With the recent Tanishq and Google campaign going viral across social media, a look at the changing trends
Advertisements with real stories are trending compellingly in social media recently. Within a month, two commercials (Tanishq’s ad on remarriage and Google’s reunion) went viral, and even got foreign publications like The Huffington Post writing. “Advertisements are getting into realism, better ones are closer to reality,” explains Arun Iyer, national creative director with Lowe Lintas & Partners who brought out the Tanishq ad. The Google Reunion commercial by Ogilvy India, about how two friends separated during partition reunite with help of the search engine, released last week, was viewed more than 1.6 million times on YouTube and is shared by the French and Dutch as well.
The Tanishq TVC directed by Gauri Shinde of English Vinglish fame, shows a dusky bride with a daughter, who is set to remarry. Like the skin colour obsession, Iyer feels that remarriage concept is real. “The fact that the ad lead to so much conversation means this was waiting to happen. It just set off the trigger,” says Iyer who feels that it’s about being progressive. Tanishq shares the thought as well with their recent Mia campaign that talks about the modern woman aspiring to look as good as her work. “Tanishq is talking to the progressive Indian woman who is much more involved in the wedding,” says Deepika Sabharwal Tewari, head of marketing, Tanishq.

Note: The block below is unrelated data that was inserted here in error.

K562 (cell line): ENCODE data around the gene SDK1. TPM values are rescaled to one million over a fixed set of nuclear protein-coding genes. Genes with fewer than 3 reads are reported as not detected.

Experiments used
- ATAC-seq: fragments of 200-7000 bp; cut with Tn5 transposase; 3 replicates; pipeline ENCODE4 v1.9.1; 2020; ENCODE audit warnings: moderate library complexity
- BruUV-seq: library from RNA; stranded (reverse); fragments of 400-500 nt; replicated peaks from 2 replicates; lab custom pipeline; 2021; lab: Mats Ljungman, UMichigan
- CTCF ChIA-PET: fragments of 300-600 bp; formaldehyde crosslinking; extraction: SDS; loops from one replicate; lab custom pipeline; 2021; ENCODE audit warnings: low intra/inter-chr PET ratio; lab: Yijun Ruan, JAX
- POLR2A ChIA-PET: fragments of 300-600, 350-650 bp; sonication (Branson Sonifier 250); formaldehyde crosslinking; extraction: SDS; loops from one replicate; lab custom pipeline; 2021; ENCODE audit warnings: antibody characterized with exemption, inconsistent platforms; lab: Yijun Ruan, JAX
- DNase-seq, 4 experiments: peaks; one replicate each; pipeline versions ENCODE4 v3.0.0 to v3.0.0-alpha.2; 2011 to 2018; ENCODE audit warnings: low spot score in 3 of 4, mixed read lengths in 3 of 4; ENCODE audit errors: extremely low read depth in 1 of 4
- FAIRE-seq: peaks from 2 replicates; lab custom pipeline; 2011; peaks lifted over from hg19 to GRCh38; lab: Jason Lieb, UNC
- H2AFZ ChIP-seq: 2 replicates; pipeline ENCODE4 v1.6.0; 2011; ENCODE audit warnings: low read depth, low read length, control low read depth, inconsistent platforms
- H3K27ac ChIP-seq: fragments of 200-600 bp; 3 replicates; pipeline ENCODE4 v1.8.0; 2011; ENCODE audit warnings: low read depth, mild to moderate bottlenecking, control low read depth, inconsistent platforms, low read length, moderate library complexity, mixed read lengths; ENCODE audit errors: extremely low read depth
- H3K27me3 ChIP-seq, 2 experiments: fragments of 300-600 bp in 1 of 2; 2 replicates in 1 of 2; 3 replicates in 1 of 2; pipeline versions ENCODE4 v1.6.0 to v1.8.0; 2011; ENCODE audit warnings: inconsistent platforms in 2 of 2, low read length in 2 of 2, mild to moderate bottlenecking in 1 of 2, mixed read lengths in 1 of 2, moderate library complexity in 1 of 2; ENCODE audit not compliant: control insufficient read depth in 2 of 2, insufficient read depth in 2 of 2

The risk factor
So what has changed? For Iyer it has to do with the brands’ risk taking abilities. “It has gone up if you see the recent TVCs by Fastrack (Move On campaign) and Vodafone. Ten years ago ad agencies would have thought five times before coming up with something like Zoo Zoo,” he says. For Sukesh Nayak, creative director at Ogilvy India, the change is in the medium as well. “It allows the users to explore and experiment in terms of duration and format. YouTube is the format. If you don’t like it, you can trash it.”
An intelligent audience, according to Iyer, “They know what the brand is trying to say and if there’s a disconnect they catch it,” he explains. Furthermore, “A campaign with a little insight and a seamless connect with the brand always works in India,” he offers. For Nayak, it’s the story. “Whoever tells it better catches the attention of the audience.” How is the Indian market different from their Western counterpart? “The latter are more evolved in their sense of humour,” he points out. “Even bizarre ads work in India —if you look at the Bingo TVCs and Five Stars,” Iyer points out.